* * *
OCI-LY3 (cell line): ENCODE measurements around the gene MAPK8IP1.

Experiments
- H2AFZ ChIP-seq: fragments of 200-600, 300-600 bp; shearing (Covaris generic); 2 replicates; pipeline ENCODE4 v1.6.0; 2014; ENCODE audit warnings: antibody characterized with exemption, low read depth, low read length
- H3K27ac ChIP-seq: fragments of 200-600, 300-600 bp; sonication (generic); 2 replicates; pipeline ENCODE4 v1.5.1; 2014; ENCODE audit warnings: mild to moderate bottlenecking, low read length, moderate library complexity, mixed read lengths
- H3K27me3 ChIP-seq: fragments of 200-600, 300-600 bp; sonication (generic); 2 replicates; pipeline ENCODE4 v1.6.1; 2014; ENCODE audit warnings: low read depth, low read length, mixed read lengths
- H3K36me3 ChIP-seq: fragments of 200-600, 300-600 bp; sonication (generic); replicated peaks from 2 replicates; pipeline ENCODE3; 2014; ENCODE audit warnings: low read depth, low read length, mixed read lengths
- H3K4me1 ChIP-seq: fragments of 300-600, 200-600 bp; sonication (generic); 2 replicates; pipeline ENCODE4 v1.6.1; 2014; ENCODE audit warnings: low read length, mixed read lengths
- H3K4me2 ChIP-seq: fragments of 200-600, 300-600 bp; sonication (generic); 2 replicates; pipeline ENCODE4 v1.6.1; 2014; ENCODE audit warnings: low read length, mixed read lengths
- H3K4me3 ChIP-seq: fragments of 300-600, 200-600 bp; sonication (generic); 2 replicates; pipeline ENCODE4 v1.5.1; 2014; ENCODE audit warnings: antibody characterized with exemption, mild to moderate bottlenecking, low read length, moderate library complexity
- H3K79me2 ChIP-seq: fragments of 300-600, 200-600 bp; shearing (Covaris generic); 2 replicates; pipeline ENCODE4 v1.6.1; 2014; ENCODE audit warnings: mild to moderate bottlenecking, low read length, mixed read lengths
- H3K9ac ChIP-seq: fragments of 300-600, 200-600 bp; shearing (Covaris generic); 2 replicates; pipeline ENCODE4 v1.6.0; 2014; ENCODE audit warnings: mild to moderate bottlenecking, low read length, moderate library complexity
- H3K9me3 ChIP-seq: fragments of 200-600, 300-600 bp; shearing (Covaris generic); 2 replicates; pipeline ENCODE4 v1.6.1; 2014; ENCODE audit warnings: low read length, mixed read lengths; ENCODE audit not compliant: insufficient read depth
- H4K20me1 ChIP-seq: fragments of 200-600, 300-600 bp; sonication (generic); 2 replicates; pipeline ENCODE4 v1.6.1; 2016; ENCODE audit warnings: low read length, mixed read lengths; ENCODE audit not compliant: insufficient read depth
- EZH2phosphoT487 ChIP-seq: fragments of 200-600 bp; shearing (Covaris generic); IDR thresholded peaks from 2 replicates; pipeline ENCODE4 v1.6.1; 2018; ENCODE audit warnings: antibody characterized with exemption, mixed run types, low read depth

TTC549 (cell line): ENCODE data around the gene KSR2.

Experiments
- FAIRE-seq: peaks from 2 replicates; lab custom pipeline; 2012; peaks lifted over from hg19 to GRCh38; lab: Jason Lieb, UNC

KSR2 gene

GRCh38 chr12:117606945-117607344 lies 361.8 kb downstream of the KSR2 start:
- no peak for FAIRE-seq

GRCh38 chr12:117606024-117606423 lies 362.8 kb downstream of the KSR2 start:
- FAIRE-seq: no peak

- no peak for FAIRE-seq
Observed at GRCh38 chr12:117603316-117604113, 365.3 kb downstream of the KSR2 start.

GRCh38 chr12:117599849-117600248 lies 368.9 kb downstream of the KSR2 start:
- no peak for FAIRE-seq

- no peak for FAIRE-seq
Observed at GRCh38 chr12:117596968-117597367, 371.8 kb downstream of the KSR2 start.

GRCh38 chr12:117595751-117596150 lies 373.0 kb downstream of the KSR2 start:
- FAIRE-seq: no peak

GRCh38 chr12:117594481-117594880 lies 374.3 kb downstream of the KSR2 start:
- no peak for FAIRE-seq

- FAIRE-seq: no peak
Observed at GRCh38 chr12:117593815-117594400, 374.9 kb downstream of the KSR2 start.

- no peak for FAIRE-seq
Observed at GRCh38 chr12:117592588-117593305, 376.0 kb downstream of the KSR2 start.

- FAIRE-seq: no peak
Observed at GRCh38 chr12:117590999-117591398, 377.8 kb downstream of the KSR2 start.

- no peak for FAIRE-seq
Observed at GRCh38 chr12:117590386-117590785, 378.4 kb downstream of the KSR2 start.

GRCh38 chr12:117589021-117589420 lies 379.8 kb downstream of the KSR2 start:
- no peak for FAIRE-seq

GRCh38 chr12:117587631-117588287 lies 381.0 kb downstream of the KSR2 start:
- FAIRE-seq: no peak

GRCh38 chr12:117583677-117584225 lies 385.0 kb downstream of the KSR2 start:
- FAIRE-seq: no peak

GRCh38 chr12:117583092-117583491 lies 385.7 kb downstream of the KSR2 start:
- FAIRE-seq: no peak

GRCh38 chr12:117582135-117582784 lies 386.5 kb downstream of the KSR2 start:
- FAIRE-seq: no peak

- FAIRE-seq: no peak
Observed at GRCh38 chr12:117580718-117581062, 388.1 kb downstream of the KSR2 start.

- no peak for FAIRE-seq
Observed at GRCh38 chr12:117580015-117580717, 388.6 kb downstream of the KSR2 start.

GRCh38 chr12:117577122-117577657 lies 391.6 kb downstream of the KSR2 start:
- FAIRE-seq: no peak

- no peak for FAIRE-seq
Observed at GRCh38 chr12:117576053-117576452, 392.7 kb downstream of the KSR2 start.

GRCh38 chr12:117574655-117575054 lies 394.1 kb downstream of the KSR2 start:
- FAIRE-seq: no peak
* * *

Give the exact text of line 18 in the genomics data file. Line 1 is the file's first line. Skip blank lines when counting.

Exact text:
KSR2 gene